Monica Lennon MSP, Central Scotland.
Poverty is a problem that affects 940,000 people in Scotland, including 210,000 children.
That means that, once housing costs are taken into account, one fifth of children, and almost one fifth of the whole population in Scotland, are living in poverty.
These are statistics that will be no doubt mentioned frequently during this week, Challenge Poverty Week, as organisations and groups across Scotland get together to highlight what they’re doing to address poverty and to discuss what action needs to be taken in response.
They’re also worth repeating again here, and at every available opportunity – that 940,000 people in Scotland live in poverty. And over half of those in poverty live in working households.
Challenge Poverty Week is about raising awareness about the impact of poverty in our society and about changing public attitudes about what poverty is, and what it looks like, and who is affected by it.
Public attitudes towards poverty in Scotland found that as recently as 2015, almost half of people thought experience of poverty is inevitable or just down to luck. But as a fair-minded society, how we can accept that it’s simply inevitable, or just a matter of luck, that a fifth of the Scottish population lives in poverty?
People in Scotland are struggling to get by every day due to a variety of pressures we’re facing as a society – low incomes, under-employment, lack of affordable housing, job insecurity, rising food and clothing costs.
The causes of poverty are over-lapping and complex, but the idea that poverty is an inevitable part of modern life is a myth.
I’m joining the Poverty Alliance during Challenge Poverty Week to help raises awareness of how we can tackle its causes.
In the Central Scotland region that I represent as member of the Scottish Parliament, there are many impressive organisations actively engaged in tackling poverty and helping those struggling to get by.
R:evolve Recycle is a charity project run by Lightburn Elderly Association Project, which aims to get people to think differently about their textile consumption.
R:evolve operates three swap shops, including one in Hamilton, where all clothes are free and can be exchanged.
A third of members earn under £12k per year and 43% are families with small children. Since April, the charity has also donated over a quarter of a tonne of clothing to local people in need through a clothing bank. In the South Lanarkshire area, the average annual spend on clothing is around £440, which is only a quarter of what is spent across the rest of the UK.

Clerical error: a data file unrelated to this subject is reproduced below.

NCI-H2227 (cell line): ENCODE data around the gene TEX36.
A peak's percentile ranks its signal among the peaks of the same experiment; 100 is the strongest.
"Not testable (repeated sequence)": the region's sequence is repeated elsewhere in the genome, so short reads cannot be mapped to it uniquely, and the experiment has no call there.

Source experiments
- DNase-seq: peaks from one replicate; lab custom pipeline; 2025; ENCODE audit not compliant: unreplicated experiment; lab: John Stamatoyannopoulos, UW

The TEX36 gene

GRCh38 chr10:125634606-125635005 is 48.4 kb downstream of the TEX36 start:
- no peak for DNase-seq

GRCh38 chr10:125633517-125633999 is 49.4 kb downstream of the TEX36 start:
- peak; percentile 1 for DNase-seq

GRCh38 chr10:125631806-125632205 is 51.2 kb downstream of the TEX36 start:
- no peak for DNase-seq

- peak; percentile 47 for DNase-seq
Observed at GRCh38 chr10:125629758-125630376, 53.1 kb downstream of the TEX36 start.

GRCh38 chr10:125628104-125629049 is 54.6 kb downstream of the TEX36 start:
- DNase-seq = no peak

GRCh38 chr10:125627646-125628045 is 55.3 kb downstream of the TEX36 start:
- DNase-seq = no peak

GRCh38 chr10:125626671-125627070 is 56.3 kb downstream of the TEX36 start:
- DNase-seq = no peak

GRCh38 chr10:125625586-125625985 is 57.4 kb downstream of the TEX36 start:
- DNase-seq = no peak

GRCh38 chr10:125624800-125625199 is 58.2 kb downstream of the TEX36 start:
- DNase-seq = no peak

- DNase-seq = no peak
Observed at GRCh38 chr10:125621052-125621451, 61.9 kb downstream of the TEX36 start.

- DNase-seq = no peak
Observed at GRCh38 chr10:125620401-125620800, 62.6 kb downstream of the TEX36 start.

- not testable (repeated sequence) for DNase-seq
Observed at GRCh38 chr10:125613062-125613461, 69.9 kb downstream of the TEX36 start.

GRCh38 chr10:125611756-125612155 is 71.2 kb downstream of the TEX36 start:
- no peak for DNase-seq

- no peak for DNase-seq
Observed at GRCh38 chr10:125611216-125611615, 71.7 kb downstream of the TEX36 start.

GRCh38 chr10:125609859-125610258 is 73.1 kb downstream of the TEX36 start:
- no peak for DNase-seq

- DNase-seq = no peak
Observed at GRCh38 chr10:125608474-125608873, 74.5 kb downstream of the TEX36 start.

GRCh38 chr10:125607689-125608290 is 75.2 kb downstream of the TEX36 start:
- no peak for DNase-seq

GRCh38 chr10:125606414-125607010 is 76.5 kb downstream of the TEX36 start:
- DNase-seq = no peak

Community Links is a charity which aims to tackle poverty through a variety of projects such as their food poverty co-op which aims to deliver a volunteer-led route out of food crisis to local people in need across South Lanarkshire and their SELECT project which helps people gain employability skills.
There’s also Loaves and Fishes, which delivers food parcels to people in need in South Lanarkshire.
These amazing third sector organisations are just a few local examples of where action is being taken to help combat poverty across a variety of causes – access to basic resources like food and clothing and as well as access to key skills and other requirements for employability.
We rarely talk enough about these efforts or raise awareness about the work that is happening in our local communities, or the need for these services in our local communities in the first place.
Challenge Poverty Week to me is about taking the opportunity to raise awareness of these efforts, as well as focusing on how we can alleviate the causes of poverty.
Scottish Labour has proposed an Anti-Poverty Bill, which would implement all 15 recommendations of Naomi Eisenstadt’s report “Shifting the Curve”, which was published in January.
Labour’s proposal includes:
- Abolishing the Council Tax and replacing it with a fairer system.
- Building 60,000 affordable homes, including 45,000 for social rent.
- Introducing a ‘living wage’ guarantee for all public contracts.
I’m also hosting an advice surgery on Monday 24thOctober at Fairhill Lifestyles Centre in Hamilton, to mark Challenge Poverty Week, where I will be giving out further information to anyone who needs it.
I hope by raising awareness about Challenge Poverty Week that others will be encouraged to take part, this year and every year thereafter, whether that be by finding out more about the situation in their local area, hosting an event to raise awareness or even by simply starting a conversation with someone you know about attitudes toward poverty. Together, we can start to change public attitudes and help to tackle the issue of poverty in Scotland, so that no-one has to live without what they need to get by.